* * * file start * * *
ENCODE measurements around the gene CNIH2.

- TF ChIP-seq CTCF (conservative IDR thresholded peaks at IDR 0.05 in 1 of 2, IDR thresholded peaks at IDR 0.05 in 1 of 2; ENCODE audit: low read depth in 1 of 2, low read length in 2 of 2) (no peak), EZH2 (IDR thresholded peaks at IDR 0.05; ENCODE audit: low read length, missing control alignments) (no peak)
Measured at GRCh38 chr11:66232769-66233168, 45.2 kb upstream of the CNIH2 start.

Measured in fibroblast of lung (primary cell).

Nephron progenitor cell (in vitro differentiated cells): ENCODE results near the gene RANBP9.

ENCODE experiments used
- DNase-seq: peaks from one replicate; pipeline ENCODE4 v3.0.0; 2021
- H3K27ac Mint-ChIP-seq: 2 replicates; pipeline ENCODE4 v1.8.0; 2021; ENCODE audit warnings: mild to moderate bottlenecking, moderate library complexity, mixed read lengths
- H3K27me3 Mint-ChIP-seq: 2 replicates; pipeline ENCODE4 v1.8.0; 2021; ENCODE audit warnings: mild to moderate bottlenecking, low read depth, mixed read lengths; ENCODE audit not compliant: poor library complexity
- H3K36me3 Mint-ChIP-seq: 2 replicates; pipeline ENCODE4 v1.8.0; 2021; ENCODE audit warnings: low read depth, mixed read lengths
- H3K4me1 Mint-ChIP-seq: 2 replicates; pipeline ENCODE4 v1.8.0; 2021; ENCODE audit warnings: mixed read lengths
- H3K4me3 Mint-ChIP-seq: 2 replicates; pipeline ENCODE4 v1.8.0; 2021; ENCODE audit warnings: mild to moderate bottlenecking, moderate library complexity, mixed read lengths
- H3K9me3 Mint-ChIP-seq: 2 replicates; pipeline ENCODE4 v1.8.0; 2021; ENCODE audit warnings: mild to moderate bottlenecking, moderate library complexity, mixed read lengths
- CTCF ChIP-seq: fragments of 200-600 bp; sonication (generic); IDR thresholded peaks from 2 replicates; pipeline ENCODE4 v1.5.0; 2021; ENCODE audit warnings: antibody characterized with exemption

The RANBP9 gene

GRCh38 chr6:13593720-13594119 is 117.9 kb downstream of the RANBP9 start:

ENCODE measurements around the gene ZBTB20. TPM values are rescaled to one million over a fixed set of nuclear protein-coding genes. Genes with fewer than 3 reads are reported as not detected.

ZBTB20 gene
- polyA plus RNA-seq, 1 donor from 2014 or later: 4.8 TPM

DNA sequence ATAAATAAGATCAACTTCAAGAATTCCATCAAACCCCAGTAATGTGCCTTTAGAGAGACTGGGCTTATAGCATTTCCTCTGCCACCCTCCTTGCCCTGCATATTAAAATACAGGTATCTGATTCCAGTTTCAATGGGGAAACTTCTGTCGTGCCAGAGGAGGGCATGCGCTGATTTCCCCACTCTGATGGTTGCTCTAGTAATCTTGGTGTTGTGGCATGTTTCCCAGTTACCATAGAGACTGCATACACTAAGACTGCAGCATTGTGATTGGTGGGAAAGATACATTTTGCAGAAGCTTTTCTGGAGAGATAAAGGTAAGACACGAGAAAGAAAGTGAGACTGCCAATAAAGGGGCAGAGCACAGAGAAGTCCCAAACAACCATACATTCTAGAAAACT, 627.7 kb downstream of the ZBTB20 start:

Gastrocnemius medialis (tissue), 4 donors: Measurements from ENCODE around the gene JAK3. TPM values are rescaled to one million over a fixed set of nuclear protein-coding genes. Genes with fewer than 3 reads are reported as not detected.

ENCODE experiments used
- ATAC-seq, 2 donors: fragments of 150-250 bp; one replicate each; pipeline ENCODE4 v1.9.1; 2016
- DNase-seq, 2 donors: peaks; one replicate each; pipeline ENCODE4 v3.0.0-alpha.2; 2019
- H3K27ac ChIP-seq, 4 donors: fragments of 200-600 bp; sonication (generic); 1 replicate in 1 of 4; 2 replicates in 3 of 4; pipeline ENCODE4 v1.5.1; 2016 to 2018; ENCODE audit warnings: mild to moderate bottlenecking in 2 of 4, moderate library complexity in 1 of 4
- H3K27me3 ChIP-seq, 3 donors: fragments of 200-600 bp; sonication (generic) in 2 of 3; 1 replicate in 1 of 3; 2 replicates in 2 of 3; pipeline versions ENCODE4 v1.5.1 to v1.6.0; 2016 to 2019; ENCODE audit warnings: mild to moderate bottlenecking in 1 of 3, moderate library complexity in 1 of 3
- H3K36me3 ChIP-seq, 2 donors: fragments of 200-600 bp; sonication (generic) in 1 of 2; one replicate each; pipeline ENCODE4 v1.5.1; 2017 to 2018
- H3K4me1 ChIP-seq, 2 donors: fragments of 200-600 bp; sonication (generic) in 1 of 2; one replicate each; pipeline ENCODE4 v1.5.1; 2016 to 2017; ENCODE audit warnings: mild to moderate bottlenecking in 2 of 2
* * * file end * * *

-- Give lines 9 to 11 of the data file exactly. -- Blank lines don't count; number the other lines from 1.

- H3K27me3 Mint-ChIP-seq: 2 replicates; pipeline ENCODE4 v1.8.0; 2021; ENCODE audit warnings: mild to moderate bottlenecking, low read depth, mixed read lengths; ENCODE audit not compliant: poor library complexity
- H3K36me3 Mint-ChIP-seq: 2 replicates; pipeline ENCODE4 v1.8.0; 2021; ENCODE audit warnings: low read depth, mixed read lengths
- H3K4me1 Mint-ChIP-seq: 2 replicates; pipeline ENCODE4 v1.8.0; 2021; ENCODE audit warnings: mixed read lengths